Abstract P255: Central Fat Distribution and Metabolic Health in Normoglycemic Young Women


Exercise Science and Sport Management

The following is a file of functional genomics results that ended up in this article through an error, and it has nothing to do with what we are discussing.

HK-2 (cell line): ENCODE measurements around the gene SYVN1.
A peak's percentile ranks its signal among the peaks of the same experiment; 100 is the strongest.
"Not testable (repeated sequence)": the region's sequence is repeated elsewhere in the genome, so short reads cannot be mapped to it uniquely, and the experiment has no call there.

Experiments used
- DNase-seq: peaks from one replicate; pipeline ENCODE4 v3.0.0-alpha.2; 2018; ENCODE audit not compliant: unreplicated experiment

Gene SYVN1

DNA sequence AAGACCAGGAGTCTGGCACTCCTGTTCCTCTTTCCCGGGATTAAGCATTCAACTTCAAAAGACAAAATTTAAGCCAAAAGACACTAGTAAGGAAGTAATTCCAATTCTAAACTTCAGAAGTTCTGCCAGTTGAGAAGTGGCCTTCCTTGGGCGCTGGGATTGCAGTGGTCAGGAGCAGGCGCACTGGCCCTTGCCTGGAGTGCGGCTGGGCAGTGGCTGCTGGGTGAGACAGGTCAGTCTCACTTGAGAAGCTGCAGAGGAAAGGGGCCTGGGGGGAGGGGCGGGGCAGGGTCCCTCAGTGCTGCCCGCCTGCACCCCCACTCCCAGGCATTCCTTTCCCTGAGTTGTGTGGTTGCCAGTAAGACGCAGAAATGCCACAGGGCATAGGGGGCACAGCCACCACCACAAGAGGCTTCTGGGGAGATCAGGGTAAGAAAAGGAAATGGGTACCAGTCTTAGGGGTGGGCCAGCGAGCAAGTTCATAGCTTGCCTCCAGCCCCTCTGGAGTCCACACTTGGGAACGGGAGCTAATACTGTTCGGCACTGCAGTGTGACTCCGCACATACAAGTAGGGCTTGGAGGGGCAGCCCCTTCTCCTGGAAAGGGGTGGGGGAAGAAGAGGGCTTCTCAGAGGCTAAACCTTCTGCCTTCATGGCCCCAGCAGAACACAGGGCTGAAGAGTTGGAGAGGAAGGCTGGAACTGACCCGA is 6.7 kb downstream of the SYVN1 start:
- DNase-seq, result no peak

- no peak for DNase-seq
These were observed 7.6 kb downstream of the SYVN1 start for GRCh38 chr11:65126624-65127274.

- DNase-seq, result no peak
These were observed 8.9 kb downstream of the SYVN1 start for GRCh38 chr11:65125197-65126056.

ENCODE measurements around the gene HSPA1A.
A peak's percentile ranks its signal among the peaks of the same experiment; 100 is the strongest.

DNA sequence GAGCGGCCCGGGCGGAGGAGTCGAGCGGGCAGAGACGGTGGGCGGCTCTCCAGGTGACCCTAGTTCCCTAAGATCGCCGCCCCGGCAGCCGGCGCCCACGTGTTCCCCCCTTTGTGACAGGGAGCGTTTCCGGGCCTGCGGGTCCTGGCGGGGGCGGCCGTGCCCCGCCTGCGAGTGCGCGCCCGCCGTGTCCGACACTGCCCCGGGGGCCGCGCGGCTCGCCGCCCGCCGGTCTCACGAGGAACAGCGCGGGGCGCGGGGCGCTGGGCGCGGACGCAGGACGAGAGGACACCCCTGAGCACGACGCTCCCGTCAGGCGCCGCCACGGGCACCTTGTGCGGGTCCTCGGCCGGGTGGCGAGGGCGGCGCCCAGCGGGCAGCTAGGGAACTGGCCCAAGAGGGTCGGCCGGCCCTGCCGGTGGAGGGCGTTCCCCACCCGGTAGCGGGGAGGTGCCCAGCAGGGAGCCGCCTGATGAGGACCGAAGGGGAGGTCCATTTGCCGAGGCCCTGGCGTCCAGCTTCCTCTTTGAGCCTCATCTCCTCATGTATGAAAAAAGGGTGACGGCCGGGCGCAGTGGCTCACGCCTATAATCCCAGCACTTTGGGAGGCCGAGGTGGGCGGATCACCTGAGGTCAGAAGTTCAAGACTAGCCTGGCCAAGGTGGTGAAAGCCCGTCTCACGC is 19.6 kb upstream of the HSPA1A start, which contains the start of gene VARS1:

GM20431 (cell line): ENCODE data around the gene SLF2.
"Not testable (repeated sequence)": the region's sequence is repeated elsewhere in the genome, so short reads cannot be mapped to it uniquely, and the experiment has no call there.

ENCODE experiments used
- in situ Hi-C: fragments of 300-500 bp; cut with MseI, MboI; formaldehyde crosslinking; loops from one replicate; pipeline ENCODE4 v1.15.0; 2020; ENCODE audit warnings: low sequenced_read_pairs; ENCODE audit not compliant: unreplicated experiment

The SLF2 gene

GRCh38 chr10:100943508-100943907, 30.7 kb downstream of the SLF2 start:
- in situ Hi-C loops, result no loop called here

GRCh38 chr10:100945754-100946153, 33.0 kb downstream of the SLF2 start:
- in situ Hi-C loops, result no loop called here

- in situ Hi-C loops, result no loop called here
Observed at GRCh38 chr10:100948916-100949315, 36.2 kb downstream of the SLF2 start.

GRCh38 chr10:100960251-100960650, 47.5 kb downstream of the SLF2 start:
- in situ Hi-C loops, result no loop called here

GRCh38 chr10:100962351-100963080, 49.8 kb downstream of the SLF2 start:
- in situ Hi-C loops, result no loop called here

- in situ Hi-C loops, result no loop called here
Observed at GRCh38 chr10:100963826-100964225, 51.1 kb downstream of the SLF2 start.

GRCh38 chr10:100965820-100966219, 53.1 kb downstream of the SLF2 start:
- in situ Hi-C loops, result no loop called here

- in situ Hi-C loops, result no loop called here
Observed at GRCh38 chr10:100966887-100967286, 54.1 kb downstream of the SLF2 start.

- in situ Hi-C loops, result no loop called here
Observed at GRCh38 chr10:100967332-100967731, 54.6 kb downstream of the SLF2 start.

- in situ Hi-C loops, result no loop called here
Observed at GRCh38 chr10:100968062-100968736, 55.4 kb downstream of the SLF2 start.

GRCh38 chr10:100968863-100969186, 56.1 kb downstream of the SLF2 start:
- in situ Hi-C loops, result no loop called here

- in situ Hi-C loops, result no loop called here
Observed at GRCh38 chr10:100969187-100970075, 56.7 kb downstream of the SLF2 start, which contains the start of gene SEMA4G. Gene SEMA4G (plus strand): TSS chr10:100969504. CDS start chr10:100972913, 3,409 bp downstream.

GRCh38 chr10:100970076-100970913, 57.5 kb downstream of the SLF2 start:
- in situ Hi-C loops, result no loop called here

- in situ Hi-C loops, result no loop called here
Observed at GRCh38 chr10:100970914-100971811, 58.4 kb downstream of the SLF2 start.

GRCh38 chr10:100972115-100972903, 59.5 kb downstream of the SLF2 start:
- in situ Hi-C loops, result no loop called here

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Purpose: The purpose of this pilot study is to test the hypothesis that fat distribution, rather than overall obesity, is strongly related to insulin sensitivity in young, normoglycemic women. Methods: Thirty-eight non-diabetic young women completed the study (ages 20.7 ±2.8 years; BMI 27.6 ±3.6; 44% Caucasian (17 of 38). Matsuda Insulin Sensitivity Index was calculated from plasma glucose and insulin at 0, 30, 60, and 90 minutes after ingestion of 75g glucose, using established formula, to estimate whole body insulin sensitivity. Whole body and regional adipose tissue was assessed via DXA, abdominal ultrasound of intra-abdominal and pre-peritoneal adipose depots, circumference measures, and skinfold measures. ANOVA was used to assess mean differences among tertiles of Matsuda Index. Partial correlations were controlled for age and race, then additionally controlled for DXA percent body fat to assess associations of fat distribution independent of overall obesity. Results: ANOVA revealed a higher waist circumference (83.8 ±7.8cm vs. 75.6 ±7.2), waist/hip ratio (0.777 ±0.48 vs. 0.716 ±0.05 ), waist/height ratio (0.524 ±0.028 vs. 0.468 ±0.043), ultrasound intra-abdominal thickness (3.57 ±1.3 vs. 2.48 ±1.1) in the least insulin-sensitive tertile, when compared to the most insulin-sensitive tertile, while age, BMI, and other measures of adiposity were comparable among the three groups. Partial correlations controlled for age and race revealed strong negative relationships between Matsuda Index and measures of upper-body and central adiposity, including waist circumference (r=-.416, p<0.05), waist/hip ratio (r= -0.500, p <0.01), waist/height ratio (r=-0.431, p<0.05), IAAT (r= -0.412, p<0.05), PPAT (r=-0.381, p<0.05), but not BMI (r= -0.173, p=ns) or overall percent fat (r=-0.132, p=ns). When further controlled for percent body fat, correlations persisted between Matsuda and waist circumference (r=-.433, p<0.05), waist/hip ratio (r=-0.488, p<0.01), waist/height ratio (r= -.470, p <0.01), intra-abdominal fat thickness (r=-0.394, p<0.05) and pre-peritoneal fat thickness (r=-0.361, p=0.05). Conclusions: Central and upper-body fat distribution, independent of overall obesity, is strongly associated with metabolic health in young non-diabetic women. These data underscore the clinical utility of central adiposity as an marker of metabolic health.

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